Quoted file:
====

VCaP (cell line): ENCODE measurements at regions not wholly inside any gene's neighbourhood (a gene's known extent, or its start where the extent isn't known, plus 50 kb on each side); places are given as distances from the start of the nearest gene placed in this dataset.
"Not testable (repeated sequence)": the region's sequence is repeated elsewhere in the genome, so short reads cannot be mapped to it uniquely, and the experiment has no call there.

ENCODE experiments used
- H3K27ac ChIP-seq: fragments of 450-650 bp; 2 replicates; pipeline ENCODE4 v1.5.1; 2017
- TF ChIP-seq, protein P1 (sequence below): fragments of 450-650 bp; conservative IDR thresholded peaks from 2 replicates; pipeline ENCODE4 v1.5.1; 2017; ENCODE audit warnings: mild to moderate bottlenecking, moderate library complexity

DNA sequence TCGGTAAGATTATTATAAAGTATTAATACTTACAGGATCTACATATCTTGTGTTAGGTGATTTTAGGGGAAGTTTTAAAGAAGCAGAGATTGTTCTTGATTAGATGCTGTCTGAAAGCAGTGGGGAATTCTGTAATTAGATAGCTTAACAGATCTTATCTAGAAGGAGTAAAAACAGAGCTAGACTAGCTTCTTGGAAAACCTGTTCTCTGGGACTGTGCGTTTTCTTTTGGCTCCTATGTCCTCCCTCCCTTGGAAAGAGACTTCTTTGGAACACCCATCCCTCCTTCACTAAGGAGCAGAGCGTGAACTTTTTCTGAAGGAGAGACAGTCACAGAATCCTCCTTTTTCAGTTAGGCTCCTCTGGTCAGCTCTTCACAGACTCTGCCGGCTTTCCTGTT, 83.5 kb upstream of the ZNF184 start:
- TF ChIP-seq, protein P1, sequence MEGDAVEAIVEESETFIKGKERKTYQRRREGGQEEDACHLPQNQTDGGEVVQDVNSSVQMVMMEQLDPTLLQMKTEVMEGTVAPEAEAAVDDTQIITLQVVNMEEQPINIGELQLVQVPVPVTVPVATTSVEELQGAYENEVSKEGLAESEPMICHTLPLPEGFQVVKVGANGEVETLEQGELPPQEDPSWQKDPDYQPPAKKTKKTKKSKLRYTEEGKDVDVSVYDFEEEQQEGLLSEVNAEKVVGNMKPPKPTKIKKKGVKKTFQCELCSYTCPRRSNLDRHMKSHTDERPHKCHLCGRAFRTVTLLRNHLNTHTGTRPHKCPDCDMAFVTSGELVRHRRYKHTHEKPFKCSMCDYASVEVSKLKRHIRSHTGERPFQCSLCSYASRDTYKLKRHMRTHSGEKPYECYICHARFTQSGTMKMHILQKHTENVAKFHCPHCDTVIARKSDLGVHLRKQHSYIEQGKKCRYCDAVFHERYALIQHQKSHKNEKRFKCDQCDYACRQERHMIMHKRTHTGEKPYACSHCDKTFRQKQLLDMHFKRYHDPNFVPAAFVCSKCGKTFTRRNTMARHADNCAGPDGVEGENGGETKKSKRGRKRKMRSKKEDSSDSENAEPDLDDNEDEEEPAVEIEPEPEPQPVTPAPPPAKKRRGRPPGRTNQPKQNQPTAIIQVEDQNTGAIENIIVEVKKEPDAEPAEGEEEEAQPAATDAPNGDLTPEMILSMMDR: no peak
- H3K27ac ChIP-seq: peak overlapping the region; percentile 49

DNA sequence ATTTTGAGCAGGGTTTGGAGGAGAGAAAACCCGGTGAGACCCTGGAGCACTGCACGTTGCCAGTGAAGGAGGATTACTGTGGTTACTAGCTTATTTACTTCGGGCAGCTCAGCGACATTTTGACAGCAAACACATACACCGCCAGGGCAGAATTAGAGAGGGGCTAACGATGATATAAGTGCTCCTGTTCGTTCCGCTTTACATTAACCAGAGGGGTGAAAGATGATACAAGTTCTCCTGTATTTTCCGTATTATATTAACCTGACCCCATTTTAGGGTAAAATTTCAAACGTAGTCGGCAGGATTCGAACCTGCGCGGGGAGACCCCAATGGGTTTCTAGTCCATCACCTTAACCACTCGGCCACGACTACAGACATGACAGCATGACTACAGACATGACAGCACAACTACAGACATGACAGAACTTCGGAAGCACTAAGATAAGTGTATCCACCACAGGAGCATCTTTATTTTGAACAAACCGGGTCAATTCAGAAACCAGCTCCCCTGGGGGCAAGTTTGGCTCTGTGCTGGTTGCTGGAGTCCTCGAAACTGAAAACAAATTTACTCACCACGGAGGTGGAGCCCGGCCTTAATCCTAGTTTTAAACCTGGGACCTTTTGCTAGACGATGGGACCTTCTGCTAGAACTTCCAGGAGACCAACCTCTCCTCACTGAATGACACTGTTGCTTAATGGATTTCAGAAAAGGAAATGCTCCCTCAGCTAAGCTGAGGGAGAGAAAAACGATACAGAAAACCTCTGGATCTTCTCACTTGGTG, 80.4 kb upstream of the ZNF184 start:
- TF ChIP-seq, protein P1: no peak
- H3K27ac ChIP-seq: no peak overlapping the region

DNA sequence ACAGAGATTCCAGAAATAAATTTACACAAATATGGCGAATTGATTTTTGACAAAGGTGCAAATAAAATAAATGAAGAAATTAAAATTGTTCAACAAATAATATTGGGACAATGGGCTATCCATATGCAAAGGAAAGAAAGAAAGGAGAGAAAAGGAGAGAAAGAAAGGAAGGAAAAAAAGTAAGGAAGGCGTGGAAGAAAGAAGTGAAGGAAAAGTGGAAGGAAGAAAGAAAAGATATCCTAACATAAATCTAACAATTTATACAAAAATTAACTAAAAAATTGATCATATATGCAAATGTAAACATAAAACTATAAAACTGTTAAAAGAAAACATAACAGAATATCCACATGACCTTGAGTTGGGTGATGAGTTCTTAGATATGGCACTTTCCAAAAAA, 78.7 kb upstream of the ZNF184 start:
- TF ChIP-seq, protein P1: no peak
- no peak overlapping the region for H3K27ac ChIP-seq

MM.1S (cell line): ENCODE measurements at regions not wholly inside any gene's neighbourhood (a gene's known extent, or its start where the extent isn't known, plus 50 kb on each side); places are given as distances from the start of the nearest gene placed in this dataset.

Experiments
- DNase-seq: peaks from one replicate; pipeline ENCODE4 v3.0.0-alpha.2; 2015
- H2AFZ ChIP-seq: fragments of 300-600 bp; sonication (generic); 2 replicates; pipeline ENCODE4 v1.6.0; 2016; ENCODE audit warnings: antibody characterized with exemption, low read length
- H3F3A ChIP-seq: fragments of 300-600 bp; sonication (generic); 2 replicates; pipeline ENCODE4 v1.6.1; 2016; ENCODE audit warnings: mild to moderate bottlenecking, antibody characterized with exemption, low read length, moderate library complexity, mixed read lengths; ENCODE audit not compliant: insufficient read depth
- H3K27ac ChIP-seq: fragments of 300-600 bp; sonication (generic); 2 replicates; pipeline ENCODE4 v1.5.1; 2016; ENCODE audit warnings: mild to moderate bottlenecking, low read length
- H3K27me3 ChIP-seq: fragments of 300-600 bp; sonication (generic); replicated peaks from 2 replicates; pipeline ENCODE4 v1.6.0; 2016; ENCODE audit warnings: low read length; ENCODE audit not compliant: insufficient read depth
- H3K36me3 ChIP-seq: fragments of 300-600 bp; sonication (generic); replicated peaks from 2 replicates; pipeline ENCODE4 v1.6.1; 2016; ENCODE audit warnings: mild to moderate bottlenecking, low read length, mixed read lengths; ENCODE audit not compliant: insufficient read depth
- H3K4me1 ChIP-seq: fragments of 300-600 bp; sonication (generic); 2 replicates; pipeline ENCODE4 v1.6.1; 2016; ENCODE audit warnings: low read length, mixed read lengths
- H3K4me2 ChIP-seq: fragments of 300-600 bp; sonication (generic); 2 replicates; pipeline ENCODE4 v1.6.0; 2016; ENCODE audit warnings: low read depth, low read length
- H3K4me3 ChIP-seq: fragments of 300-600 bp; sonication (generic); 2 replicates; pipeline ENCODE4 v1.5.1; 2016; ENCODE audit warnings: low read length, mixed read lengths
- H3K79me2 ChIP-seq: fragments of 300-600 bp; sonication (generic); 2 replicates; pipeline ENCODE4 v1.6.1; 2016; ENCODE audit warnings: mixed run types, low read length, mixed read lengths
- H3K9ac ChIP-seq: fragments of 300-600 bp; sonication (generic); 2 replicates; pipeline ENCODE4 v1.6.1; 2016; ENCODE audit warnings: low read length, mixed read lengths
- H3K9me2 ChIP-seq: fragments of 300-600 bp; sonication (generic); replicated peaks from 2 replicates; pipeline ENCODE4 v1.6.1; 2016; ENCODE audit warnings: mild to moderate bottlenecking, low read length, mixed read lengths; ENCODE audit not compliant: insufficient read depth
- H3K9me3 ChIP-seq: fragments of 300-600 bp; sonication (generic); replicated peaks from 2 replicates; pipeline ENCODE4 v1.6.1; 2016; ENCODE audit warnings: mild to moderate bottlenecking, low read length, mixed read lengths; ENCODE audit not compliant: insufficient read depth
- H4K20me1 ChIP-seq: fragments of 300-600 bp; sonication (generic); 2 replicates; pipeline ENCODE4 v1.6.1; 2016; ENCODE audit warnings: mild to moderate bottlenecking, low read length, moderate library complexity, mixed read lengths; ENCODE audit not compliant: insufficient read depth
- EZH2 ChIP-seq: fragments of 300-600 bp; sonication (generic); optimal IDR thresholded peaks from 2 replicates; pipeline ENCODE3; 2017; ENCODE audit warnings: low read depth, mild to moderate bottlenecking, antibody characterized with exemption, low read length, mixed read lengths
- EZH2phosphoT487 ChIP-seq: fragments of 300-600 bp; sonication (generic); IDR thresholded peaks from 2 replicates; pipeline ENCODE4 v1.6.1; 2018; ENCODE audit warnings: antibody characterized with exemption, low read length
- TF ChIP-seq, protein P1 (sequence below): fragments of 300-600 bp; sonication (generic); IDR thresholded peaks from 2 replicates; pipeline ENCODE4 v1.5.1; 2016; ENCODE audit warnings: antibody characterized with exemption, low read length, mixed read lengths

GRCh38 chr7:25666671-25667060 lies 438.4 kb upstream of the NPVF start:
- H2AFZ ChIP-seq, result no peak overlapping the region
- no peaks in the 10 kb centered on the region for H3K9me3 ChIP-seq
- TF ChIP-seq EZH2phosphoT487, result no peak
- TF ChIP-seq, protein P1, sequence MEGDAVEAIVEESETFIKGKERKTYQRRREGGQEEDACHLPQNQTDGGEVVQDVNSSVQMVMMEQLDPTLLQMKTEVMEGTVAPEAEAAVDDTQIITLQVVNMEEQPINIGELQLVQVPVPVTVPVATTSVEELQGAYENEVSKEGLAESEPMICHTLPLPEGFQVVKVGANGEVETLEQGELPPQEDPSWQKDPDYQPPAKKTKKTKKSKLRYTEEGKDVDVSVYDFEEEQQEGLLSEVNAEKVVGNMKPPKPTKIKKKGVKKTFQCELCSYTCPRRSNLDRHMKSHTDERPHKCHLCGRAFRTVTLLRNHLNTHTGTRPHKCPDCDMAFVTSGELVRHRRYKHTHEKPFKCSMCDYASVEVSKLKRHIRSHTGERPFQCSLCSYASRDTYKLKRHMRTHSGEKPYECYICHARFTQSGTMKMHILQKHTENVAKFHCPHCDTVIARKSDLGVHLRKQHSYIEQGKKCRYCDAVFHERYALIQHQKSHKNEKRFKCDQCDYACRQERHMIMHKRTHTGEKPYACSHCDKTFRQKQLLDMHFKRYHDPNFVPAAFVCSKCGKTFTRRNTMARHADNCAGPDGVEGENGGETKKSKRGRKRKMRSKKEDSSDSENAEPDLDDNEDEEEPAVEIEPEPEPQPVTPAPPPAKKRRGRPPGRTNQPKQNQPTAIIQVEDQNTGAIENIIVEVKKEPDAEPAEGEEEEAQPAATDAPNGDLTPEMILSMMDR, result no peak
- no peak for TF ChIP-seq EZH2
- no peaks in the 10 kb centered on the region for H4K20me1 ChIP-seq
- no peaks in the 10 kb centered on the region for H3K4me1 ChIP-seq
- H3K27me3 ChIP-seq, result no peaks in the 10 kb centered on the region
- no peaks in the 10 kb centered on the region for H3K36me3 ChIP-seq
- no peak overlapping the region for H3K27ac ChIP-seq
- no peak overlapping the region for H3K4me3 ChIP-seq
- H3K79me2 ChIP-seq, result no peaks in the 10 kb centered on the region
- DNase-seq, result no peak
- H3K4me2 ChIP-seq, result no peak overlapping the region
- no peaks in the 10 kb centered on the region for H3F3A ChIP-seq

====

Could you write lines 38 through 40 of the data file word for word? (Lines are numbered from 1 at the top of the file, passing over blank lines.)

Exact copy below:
- TF ChIP-seq, protein P1, sequence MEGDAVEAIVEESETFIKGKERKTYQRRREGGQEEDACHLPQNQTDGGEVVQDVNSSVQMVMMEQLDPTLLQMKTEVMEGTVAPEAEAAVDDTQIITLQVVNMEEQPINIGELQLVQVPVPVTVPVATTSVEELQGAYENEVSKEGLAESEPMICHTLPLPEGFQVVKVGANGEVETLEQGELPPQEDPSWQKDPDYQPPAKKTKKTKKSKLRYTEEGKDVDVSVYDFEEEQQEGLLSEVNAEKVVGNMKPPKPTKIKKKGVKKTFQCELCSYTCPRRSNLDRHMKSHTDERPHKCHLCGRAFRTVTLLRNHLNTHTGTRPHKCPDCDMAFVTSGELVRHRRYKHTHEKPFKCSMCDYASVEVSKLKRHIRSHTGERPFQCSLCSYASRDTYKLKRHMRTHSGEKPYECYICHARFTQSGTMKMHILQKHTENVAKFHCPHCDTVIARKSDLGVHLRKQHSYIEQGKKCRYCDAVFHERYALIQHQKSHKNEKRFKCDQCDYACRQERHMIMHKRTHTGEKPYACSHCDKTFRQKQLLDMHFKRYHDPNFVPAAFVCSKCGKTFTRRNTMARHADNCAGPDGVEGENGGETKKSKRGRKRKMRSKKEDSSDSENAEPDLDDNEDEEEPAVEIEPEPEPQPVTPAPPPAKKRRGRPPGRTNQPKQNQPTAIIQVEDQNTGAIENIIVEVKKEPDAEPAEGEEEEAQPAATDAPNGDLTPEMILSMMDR, result no peak
- no peak for TF ChIP-seq EZH2
- no peaks in the 10 kb centered on the region for H4K20me1 ChIP-seq